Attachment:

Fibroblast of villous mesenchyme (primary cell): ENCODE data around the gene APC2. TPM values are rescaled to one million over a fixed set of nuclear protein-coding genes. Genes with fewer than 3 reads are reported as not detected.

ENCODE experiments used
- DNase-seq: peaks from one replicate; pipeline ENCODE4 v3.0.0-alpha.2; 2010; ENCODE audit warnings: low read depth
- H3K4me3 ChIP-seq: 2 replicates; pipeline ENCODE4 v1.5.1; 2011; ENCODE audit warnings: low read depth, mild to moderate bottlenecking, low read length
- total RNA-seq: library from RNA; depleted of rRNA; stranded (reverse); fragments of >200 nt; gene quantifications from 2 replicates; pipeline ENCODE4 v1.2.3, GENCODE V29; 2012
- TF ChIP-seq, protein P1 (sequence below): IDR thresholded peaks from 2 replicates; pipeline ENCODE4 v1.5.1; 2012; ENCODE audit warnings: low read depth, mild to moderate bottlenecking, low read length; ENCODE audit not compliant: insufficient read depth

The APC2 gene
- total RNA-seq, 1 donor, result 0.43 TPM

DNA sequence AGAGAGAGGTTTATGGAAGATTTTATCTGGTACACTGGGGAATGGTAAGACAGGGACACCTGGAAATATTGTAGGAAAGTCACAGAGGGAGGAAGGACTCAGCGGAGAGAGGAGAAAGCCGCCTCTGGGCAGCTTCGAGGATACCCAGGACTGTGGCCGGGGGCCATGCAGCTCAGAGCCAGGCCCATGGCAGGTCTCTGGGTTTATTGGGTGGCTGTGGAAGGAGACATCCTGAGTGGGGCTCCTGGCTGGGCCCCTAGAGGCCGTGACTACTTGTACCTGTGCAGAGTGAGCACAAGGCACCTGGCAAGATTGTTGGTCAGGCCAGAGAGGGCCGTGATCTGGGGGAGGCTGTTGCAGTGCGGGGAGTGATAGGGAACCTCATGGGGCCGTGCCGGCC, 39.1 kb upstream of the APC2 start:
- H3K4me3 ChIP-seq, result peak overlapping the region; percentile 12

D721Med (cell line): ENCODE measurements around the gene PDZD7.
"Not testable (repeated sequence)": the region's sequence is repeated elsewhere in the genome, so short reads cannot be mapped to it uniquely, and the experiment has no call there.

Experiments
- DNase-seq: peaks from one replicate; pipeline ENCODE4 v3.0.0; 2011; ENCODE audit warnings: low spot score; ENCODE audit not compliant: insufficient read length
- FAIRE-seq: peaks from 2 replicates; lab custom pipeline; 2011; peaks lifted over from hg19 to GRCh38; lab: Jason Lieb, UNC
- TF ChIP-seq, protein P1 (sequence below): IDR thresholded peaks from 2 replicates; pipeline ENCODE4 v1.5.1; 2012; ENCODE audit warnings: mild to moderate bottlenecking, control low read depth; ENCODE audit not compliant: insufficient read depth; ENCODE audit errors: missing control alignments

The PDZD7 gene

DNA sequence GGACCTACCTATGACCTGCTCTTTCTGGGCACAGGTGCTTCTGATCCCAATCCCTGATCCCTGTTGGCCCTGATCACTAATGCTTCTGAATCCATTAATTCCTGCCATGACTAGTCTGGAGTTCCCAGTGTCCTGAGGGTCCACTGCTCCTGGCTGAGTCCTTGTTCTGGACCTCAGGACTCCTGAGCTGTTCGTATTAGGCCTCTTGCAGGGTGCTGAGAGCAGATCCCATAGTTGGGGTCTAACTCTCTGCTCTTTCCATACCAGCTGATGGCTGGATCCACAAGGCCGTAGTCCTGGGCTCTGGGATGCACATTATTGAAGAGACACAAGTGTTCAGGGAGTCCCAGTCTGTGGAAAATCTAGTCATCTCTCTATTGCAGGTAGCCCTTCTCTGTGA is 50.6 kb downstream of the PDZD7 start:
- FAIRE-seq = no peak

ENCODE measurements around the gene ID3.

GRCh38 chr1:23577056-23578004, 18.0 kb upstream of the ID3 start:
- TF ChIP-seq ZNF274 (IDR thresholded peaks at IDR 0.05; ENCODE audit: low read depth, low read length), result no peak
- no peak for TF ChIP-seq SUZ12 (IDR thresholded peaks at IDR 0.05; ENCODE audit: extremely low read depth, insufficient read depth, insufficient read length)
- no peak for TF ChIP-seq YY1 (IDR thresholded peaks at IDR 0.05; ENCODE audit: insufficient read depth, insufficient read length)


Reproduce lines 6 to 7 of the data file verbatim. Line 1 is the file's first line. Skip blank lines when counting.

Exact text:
- TF ChIP-seq, protein P1 (sequence below): IDR thresholded peaks from 2 replicates; pipeline ENCODE4 v1.5.1; 2012; ENCODE audit warnings: low read depth, mild to moderate bottlenecking, low read length; ENCODE audit not compliant: insufficient read depth

The APC2 gene